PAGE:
Sunday, August 27, 2017

Union Major General George Henry Thomas: A Southern-Union Major General


George H. Thomas
In 1816, George Henry Thomas was born to a slaveholding family on a plantation in southern Virginia. He grew up in the volatile and pompous pre-Civil War south, attending balls and surrounded by all the good and bad aspects of the time period. Then at twenty-years-old, George Thomas received a commission to West Point. Being significantly older than most of his classmates, his peers bequeathed him the nickname of “Old Tom”. 

Graduating 12th in his class in 1840, Thomas was commissioned a second lieutenant in Company D, 3rd U.S. Artillery. He decided to make the military his lifetime career. 

West Point Soldiers
Thomas served with distinction during the Mexican-American War. He fought alongside artillerist Braxton Bragg, and after the end of hostilities, Thomas was appointed instructor of cavalry and artillery at West Point under academy superintendent Lt. Col. Robert E. Lee.

In 1861, as the southern states began to withdraw from the Union, men were forced to choose sides. At the outbreak of the Civil War, George H. Thomas was offered several prominent commissions in the Confederate army. He turned them down, deciding not to resign his command, but to continue serving in the U.S. Army. Believing in his oath to the United States, he wanted to uphold his promise to the Union. Yes, that’s right, a Southern, Union Major General. 
Braxton Bragg
This choice caused a deep rift with his family, one that George wouldn’t live to see healed. His sister wrote him to say he was dead to the family. Thomas’ southern friends, military and otherwise, along with former students, reacted no less fervently. Fellow Virginian, J.E.B. Stuart, wrote about George Thomas in a letter. He said, “I would like to hang, hang him as a traitor to his native state.” Imagine the loneliness he felt while be true to his beliefs.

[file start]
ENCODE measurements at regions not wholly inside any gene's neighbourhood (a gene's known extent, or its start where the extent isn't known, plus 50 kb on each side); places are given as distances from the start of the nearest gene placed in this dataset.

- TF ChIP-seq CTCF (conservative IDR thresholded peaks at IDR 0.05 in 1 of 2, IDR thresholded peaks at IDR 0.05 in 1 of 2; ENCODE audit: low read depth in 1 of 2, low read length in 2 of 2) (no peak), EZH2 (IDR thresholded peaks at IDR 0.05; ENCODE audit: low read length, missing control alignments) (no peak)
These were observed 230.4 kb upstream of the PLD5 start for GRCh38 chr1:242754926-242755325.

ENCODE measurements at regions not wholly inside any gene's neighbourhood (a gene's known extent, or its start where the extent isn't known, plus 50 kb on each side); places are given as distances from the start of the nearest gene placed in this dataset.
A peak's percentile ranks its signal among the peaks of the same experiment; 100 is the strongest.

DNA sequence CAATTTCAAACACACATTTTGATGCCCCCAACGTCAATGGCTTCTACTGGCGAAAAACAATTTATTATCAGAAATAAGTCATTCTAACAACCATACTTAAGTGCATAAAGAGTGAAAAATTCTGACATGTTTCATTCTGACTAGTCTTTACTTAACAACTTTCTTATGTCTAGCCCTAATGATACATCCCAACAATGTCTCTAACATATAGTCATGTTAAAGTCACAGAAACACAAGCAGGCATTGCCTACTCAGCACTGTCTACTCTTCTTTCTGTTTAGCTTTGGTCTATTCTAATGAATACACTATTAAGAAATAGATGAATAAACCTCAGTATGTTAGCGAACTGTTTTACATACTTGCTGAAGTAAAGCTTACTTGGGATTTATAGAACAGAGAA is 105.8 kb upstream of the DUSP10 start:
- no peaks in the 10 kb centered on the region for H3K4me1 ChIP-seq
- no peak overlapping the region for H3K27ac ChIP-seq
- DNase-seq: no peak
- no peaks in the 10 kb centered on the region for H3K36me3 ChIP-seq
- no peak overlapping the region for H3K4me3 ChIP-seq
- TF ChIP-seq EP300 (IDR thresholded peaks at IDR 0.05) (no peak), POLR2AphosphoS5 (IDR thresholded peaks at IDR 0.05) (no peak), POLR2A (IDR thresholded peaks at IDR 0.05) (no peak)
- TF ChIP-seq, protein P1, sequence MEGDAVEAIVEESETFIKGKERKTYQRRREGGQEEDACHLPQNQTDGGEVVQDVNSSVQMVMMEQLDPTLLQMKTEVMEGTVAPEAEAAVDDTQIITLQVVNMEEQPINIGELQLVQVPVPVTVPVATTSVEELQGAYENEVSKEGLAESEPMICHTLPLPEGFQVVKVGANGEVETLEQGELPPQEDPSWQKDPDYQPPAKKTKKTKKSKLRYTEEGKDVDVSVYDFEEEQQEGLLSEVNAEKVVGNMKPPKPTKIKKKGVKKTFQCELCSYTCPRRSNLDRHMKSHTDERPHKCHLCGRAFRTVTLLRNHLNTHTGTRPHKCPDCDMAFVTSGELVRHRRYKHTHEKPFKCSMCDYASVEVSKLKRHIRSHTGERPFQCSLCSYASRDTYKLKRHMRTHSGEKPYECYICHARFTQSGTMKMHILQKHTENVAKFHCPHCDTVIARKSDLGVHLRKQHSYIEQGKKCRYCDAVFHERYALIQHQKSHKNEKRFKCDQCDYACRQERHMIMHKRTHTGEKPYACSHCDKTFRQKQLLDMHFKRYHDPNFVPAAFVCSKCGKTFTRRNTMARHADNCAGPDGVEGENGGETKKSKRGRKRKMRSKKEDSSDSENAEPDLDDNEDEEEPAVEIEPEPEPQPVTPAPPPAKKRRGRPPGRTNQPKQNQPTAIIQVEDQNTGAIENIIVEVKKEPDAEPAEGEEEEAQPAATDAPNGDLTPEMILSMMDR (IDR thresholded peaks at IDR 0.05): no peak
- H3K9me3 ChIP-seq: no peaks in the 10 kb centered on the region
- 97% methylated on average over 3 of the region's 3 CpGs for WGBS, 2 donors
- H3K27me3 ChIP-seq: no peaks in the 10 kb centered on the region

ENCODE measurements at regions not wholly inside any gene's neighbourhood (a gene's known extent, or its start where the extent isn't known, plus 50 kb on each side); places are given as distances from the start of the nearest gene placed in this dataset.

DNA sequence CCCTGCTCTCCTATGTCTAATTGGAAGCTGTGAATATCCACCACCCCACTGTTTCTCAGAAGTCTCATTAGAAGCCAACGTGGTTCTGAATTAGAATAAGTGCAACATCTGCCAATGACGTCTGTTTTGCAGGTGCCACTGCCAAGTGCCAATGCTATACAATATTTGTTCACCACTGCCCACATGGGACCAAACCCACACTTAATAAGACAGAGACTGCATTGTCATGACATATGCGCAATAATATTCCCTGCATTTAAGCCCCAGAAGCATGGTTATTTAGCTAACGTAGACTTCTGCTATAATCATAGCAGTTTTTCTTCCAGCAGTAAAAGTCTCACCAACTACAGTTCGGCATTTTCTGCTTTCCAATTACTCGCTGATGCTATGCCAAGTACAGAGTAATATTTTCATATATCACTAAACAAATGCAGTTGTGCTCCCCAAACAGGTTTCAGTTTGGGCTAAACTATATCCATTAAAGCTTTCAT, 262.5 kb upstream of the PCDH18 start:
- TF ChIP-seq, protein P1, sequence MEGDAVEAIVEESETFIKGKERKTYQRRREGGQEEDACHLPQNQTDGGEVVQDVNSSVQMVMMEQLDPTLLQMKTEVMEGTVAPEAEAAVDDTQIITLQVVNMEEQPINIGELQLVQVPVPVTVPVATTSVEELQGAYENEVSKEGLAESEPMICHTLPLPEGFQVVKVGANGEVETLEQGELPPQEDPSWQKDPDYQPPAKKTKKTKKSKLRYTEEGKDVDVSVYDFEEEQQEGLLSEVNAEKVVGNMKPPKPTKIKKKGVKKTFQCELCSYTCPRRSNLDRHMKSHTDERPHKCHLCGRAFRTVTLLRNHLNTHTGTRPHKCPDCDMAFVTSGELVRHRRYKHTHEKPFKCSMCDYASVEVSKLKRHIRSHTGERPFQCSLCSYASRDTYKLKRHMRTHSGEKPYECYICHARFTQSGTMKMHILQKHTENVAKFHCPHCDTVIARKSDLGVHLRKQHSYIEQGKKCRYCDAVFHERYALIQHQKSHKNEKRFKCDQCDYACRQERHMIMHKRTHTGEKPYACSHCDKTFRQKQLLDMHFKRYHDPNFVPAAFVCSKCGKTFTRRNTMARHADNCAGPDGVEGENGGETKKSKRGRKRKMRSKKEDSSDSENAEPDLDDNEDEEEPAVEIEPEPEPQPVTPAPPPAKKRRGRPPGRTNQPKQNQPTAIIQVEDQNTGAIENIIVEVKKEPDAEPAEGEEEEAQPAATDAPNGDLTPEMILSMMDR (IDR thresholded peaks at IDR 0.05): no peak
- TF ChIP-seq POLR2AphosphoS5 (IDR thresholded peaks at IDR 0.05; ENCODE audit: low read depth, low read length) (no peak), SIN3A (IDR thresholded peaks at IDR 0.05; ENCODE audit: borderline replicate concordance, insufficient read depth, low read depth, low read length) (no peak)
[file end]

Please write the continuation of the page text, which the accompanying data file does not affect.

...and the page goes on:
Although Thomas was a genius strategist and major contributor to the victory of the Union, he was field commander only twice during battles. Once during the battle of Mill Springs, Kentucky, near the beginning of the war and the second near the war’s end at Nashville, Tennessee.

Following the end of the war, George commanded the Department of the Cumberland in Kentucky and Tennessee. He also worked to uphold the rights of freedmen against abuse in parts of Georgia, Mississippi and Alabama.

Rock of Chickamauga
George H. Thomas died from a stroke in 1870, one year after requesting a transfer to the Department of the Pacific in San Francisco. Due to Thomas’s deep desire for privacy, he destroyed all of his personal papers. He said, he never wanted his adventures to be “hawked in print”. Unfortunately, his early death prevented him from publishing his memoirs on his own.
William T. Sherman, a lifelong friend, listed George along with U.S. Grant as heroes of the and deserving of monuments. Today, an equestrian statue of the “Rock of Chickamauga”, George Henry Thomas. stands in downtown Washington D.C.’s Thomas Circle.

Major General George Henry Thomas led an honorable and prestigious life. I admire his courage and fortitude for doing what he believed was right.

Thank you for joining me here at Heroes, Heroines and History.


Award winning author, Michele K. Morris’s love for historical fiction began when she first read Laura Ingalls Wilder’s Little House book series. She grew up riding horses and spending her free time in the woods of mid-Michigan. Married to her high school sweetheart, they are living happily-ever-after with their six children, three in-loves, and eight grandchildren in Florida, the sunshine state. Michele loves to hear from readers on Facebook, Twitter, and through the group blog, Heroes, Heroines, and History at